CAFTA

The US-Dominican Republic–Central America Free Trade Agreement (CAFTA-DR or CAFTA for short) was signed in 2004. It encompasses the United States and the Central American countries of Costa Rica, El Salvador, Guatemala, Honduras, Nicaragua and the Dominican Republic.

The investor-state dispute settlement (ISDS) mechanism specified in CAFTA has provided US companies privileged means to challenge national laws and claim millions of US dollars in compensation in Central America.

As of end of 2019, CAFTA was invoked in 11 cases.

The most well-known cases include:

TCW (US) vs. The Dominican Republic: case settled in 2009 for US$26.5 million to the investor, an investment management corporation.

Railroad Development Corporation (US) vs. Guatemala: US$18.6 million awarded in 2012 to the investor in a dispute over a railroad contract.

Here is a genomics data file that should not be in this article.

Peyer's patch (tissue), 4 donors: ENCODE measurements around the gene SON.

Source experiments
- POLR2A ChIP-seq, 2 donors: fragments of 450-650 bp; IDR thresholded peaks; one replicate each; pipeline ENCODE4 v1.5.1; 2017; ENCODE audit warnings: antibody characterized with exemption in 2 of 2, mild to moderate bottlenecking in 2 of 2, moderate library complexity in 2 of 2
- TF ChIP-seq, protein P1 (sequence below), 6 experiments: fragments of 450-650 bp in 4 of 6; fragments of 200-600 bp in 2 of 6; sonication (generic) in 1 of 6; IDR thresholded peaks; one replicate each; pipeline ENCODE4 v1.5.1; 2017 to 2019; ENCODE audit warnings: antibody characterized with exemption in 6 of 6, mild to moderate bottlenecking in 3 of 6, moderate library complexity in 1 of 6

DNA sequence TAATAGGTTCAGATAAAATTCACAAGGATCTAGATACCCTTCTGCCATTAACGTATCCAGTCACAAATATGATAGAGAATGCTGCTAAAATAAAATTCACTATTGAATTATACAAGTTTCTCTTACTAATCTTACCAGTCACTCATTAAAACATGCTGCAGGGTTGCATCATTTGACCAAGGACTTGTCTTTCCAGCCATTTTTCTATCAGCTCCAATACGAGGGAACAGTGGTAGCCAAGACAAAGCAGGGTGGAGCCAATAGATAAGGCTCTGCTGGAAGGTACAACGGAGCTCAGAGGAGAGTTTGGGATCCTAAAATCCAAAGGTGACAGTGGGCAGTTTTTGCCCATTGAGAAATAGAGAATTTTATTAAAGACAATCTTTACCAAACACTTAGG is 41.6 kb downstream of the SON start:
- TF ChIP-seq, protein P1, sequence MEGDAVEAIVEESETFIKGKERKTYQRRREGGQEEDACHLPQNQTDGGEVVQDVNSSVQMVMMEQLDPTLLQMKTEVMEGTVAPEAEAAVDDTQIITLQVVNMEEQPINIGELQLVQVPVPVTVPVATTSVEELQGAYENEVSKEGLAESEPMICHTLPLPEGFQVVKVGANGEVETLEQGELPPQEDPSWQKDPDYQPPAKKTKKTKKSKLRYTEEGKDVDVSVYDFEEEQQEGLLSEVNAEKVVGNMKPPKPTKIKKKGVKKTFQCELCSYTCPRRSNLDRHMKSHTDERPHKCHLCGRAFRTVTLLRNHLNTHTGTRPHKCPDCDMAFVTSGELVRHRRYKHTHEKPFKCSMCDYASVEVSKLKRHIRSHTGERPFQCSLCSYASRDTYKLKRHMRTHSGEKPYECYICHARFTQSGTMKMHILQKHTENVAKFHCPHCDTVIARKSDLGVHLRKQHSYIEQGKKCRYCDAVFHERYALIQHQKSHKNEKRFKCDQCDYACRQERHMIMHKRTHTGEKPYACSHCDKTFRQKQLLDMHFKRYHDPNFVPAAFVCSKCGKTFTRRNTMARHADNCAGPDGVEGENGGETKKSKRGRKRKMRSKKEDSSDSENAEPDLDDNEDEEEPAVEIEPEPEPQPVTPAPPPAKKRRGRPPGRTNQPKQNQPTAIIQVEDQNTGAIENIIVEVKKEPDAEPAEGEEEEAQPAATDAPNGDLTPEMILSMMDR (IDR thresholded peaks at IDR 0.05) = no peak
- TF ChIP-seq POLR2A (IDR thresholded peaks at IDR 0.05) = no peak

Pac Rim Cayman LLC (US) vs. El Salvador: In 2008, El Salvador denied a mining permit to Pac Rim (now OceanaGold) due to environmental concerns, and notably the impact on water resources. In 2012, the arbitral tribunal dismissed jurisdiction over the CAFTA claims but assumed jurisdiction of the claims under the domestic investment law. In October 2016, the tribunal decided that the company’s case was without merit.

Photo: Danny Hammontree / CC BY-NC-ND 2.0

(March 2020)